Meanwhile, Mary is another daughter of Women’s Lib: a smart, opinionated woman who says she got divorced because she was “tired of submerging [her] identity to a brilliant, dominating man” and who appears to be more successful at her career as a writer than Ike. To be sure, she is a somewhat comical figure (but then, of course, so is Ike); despite her strong-woman pose, she is an emotionally vacillating neurotic who is seeing a screwed-up analyst (but then, Ike is even more of a mess), and her escape from husbandly tyranny instantly turns ridiculous when the formidable patriarch is revealed as the puny Wallace Shawn. Yet she more than holds her own against the men. At one point she even “calls out,” as we would say these days, a pompous male would-be auteur for his misogynist movie concept, about a man who “screws so great” that women die when he brings them to orgasm. (“It’s worse than hostile. It’s aggressive-homicidal. Theodore Reik with a touch of Charles Manson.”)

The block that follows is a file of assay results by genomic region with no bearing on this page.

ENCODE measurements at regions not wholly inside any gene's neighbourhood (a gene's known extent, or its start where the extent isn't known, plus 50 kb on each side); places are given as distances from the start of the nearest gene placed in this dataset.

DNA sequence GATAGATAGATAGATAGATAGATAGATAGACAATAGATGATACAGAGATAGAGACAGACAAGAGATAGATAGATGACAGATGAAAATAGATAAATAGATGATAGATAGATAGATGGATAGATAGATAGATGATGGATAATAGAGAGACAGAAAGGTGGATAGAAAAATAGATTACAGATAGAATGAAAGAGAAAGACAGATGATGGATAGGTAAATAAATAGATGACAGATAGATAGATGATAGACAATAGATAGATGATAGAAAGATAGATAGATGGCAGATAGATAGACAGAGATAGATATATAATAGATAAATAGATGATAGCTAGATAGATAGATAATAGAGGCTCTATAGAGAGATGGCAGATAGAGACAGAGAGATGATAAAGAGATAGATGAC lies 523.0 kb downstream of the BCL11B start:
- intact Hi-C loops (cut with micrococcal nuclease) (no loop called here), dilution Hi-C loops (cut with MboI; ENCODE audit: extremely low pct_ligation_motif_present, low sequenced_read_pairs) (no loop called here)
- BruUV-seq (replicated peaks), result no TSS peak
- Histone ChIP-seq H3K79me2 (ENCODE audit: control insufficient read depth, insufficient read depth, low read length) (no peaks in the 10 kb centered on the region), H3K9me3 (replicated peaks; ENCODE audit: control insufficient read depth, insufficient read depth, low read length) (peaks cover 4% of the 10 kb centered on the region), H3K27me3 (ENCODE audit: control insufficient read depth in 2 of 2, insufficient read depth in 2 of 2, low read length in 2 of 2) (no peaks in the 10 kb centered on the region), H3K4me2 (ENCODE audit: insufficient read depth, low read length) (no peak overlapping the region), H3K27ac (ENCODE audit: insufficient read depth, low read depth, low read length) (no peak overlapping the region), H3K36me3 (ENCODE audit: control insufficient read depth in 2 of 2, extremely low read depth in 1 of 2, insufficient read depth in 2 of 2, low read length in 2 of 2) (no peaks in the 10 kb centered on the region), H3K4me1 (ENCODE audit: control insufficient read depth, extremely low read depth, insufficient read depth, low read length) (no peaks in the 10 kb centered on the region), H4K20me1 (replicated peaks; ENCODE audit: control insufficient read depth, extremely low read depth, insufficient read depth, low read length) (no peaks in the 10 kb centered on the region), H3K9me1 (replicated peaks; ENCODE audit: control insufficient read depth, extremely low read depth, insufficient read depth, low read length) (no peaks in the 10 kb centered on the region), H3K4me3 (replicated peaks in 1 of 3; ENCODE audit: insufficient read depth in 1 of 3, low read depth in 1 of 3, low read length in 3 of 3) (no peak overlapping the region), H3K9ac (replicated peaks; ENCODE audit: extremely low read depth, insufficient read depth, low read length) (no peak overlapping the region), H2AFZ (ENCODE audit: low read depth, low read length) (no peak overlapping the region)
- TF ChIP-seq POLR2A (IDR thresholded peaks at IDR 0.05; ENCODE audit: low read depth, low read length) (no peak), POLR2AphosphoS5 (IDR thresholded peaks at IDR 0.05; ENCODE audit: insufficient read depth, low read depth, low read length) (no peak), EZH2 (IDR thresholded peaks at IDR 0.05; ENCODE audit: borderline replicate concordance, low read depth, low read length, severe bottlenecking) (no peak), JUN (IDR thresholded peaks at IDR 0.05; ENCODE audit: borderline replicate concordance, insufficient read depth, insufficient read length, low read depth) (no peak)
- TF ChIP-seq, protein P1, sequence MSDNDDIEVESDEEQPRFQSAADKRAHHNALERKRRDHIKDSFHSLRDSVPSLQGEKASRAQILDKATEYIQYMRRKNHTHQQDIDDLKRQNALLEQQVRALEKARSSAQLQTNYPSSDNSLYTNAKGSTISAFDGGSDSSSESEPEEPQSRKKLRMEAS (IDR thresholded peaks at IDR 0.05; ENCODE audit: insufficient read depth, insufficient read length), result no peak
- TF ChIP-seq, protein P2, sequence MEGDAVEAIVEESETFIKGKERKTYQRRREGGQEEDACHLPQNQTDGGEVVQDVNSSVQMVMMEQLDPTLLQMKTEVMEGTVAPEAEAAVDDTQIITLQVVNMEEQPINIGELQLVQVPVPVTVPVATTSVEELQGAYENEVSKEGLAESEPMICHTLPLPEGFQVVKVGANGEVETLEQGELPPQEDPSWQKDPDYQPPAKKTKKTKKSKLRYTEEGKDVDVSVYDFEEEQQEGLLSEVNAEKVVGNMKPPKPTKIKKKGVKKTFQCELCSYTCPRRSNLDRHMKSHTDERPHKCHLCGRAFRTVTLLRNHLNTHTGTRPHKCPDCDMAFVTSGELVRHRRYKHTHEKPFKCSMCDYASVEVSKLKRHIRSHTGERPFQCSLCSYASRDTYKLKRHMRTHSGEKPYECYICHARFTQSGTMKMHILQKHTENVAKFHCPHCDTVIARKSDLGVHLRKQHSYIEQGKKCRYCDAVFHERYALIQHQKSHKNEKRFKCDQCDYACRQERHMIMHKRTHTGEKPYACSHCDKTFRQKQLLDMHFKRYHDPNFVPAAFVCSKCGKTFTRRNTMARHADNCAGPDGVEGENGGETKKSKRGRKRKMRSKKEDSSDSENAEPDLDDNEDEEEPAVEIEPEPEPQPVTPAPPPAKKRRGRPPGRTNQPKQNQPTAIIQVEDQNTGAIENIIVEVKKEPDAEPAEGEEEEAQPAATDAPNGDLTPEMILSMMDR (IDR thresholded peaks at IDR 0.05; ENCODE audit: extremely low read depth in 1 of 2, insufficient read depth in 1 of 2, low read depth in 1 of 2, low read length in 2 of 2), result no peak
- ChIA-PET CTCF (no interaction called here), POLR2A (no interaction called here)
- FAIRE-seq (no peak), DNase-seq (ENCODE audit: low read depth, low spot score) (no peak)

Mary also bluntly tells Ike that his relationship with Tracy is an escape from the scary power of grown women: when he tells her that his wife left him for another woman, Mary says wryly, “I think it accounts for the little girl. … Sixteen years old and no possible threat at all.” Ike objects that “the little girl is fine” and that she’s actually seventeen going on eighteen; but we all know that the gentleman doth protest too much.